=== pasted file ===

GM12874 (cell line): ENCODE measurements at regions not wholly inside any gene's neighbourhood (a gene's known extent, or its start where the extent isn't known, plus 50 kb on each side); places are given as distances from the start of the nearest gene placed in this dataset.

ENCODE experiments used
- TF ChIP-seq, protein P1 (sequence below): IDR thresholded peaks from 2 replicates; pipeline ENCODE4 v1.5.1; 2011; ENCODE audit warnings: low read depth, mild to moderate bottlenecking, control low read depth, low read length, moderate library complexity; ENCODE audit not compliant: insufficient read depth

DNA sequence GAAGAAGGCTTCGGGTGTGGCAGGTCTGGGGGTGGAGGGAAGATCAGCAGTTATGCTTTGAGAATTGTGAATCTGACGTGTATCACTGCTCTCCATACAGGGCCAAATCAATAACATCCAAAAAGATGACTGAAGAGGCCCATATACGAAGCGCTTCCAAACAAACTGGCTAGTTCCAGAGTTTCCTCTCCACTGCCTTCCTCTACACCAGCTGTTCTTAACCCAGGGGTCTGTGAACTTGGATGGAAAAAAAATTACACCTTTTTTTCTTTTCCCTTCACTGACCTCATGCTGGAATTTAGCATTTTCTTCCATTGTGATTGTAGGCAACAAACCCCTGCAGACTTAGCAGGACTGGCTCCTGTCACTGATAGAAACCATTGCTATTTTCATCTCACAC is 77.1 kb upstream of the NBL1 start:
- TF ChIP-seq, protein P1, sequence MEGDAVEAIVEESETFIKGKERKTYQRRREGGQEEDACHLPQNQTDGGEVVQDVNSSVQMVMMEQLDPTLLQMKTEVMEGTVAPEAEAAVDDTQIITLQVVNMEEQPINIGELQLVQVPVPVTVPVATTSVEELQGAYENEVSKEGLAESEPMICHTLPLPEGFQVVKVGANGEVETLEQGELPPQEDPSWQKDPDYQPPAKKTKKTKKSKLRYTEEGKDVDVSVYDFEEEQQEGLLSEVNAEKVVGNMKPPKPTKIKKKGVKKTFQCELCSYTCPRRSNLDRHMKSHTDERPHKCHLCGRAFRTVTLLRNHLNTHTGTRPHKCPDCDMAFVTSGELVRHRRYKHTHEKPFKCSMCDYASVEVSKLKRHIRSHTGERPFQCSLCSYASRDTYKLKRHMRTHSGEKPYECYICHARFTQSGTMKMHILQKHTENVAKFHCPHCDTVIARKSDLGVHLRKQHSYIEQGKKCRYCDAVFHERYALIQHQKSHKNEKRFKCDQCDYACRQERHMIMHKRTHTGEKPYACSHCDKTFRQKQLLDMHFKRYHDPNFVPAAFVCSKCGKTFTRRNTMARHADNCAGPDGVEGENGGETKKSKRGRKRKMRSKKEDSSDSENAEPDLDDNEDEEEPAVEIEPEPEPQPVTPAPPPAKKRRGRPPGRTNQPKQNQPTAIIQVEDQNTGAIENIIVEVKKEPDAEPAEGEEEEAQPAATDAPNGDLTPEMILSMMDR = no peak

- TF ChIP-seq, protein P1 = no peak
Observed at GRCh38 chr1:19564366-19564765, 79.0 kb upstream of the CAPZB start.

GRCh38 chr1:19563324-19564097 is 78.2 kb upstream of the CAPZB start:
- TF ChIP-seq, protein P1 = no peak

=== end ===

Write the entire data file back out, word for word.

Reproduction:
GM12874 (cell line): ENCODE measurements at regions not wholly inside any gene's neighbourhood (a gene's known extent, or its start where the extent isn't known, plus 50 kb on each side); places are given as distances from the start of the nearest gene placed in this dataset.

ENCODE experiments used
- TF ChIP-seq, protein P1 (sequence below): IDR thresholded peaks from 2 replicates; pipeline ENCODE4 v1.5.1; 2011; ENCODE audit warnings: low read depth, mild to moderate bottlenecking, control low read depth, low read length, moderate library complexity; ENCODE audit not compliant: insufficient read depth

DNA sequence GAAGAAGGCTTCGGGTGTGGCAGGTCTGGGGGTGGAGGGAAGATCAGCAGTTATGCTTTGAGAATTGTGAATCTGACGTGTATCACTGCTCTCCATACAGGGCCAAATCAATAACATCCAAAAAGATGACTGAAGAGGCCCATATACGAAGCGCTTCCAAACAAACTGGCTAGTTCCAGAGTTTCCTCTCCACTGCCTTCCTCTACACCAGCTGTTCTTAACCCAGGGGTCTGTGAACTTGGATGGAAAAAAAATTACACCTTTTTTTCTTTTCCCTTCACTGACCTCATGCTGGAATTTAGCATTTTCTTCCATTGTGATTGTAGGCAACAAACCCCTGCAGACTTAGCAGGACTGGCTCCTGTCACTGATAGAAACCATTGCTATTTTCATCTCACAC is 77.1 kb upstream of the NBL1 start:
- TF ChIP-seq, protein P1, sequence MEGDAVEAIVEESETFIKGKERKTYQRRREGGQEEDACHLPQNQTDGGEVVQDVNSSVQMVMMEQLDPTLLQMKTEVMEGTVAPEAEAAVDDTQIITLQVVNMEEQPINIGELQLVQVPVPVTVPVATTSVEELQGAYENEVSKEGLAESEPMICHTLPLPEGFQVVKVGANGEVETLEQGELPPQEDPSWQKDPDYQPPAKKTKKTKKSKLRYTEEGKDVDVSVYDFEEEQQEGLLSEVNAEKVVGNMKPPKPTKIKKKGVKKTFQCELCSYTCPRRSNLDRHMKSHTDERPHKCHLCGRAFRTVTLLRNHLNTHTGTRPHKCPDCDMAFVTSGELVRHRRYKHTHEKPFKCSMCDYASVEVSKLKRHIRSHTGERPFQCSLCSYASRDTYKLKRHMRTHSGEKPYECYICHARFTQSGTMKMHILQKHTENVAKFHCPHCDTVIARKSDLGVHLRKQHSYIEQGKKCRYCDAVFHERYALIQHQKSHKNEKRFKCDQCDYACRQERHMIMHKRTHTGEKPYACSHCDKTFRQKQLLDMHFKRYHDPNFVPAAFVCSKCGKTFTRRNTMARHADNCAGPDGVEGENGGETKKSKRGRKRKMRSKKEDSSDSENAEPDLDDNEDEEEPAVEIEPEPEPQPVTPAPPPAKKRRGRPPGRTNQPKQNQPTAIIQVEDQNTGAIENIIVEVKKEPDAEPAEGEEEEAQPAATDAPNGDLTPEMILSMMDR = no peak

- TF ChIP-seq, protein P1 = no peak
Observed at GRCh38 chr1:19564366-19564765, 79.0 kb upstream of the CAPZB start.

GRCh38 chr1:19563324-19564097 is 78.2 kb upstream of the CAPZB start:
- TF ChIP-seq, protein P1 = no peak